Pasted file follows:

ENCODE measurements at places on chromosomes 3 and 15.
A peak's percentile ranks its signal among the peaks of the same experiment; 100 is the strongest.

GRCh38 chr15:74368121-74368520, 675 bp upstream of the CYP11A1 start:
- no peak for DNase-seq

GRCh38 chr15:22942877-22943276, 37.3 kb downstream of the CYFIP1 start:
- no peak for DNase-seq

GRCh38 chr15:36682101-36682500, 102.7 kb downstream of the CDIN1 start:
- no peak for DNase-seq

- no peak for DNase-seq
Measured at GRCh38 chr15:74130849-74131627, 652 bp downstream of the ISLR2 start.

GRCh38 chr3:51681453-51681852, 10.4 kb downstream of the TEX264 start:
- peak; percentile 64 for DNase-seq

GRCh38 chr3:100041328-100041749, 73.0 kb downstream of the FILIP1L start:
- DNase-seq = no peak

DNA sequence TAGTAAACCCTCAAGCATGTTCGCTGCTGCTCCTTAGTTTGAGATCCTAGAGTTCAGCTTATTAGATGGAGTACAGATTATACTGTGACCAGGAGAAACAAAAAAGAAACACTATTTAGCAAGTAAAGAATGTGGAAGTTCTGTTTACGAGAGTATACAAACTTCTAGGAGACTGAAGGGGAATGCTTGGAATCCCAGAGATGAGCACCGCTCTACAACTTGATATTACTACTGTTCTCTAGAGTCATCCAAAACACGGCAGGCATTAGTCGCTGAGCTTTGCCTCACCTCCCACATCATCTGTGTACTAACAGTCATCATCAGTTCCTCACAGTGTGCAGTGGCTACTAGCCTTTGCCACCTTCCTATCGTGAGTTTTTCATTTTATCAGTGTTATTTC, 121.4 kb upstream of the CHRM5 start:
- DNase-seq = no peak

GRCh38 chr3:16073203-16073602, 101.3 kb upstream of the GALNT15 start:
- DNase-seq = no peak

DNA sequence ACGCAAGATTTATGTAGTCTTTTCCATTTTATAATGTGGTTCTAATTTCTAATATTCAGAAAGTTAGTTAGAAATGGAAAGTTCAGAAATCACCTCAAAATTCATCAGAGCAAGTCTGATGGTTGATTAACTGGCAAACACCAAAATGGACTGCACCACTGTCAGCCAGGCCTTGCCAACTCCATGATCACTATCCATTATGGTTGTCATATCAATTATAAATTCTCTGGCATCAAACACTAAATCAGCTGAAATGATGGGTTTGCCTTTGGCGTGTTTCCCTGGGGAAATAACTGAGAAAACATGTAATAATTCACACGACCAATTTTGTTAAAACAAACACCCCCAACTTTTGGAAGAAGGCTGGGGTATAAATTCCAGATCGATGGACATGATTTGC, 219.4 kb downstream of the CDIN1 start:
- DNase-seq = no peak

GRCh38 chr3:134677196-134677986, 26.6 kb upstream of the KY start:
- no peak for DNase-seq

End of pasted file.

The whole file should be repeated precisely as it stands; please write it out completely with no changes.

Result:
ENCODE measurements at places on chromosomes 3 and 15.
A peak's percentile ranks its signal among the peaks of the same experiment; 100 is the strongest.

GRCh38 chr15:74368121-74368520, 675 bp upstream of the CYP11A1 start:
- no peak for DNase-seq

GRCh38 chr15:22942877-22943276, 37.3 kb downstream of the CYFIP1 start:
- no peak for DNase-seq

GRCh38 chr15:36682101-36682500, 102.7 kb downstream of the CDIN1 start:
- no peak for DNase-seq

- no peak for DNase-seq
Measured at GRCh38 chr15:74130849-74131627, 652 bp downstream of the ISLR2 start.

GRCh38 chr3:51681453-51681852, 10.4 kb downstream of the TEX264 start:
- peak; percentile 64 for DNase-seq

GRCh38 chr3:100041328-100041749, 73.0 kb downstream of the FILIP1L start:
- DNase-seq = no peak

DNA sequence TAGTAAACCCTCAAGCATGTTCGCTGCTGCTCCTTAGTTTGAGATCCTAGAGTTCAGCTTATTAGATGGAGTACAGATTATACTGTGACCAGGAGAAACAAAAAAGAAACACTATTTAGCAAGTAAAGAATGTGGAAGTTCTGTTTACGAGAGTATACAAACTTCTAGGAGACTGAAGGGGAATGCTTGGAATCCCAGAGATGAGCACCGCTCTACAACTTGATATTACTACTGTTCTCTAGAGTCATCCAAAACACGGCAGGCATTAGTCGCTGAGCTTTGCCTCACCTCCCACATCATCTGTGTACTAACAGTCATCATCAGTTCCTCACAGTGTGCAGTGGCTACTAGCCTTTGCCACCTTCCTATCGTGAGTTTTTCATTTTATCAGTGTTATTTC, 121.4 kb upstream of the CHRM5 start:
- DNase-seq = no peak

GRCh38 chr3:16073203-16073602, 101.3 kb upstream of the GALNT15 start:
- DNase-seq = no peak

DNA sequence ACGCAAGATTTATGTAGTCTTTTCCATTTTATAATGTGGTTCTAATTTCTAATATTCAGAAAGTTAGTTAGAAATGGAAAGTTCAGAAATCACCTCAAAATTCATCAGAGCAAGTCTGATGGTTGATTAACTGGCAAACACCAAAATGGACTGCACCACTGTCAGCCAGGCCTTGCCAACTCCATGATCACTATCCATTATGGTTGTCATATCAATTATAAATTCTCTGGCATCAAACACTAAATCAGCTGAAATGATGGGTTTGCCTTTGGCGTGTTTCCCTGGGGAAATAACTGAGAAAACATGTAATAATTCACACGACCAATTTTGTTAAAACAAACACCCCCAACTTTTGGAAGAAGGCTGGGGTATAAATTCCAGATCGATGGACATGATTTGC, 219.4 kb downstream of the CDIN1 start:
- DNase-seq = no peak

GRCh38 chr3:134677196-134677986, 26.6 kb upstream of the KY start:
- no peak for DNase-seq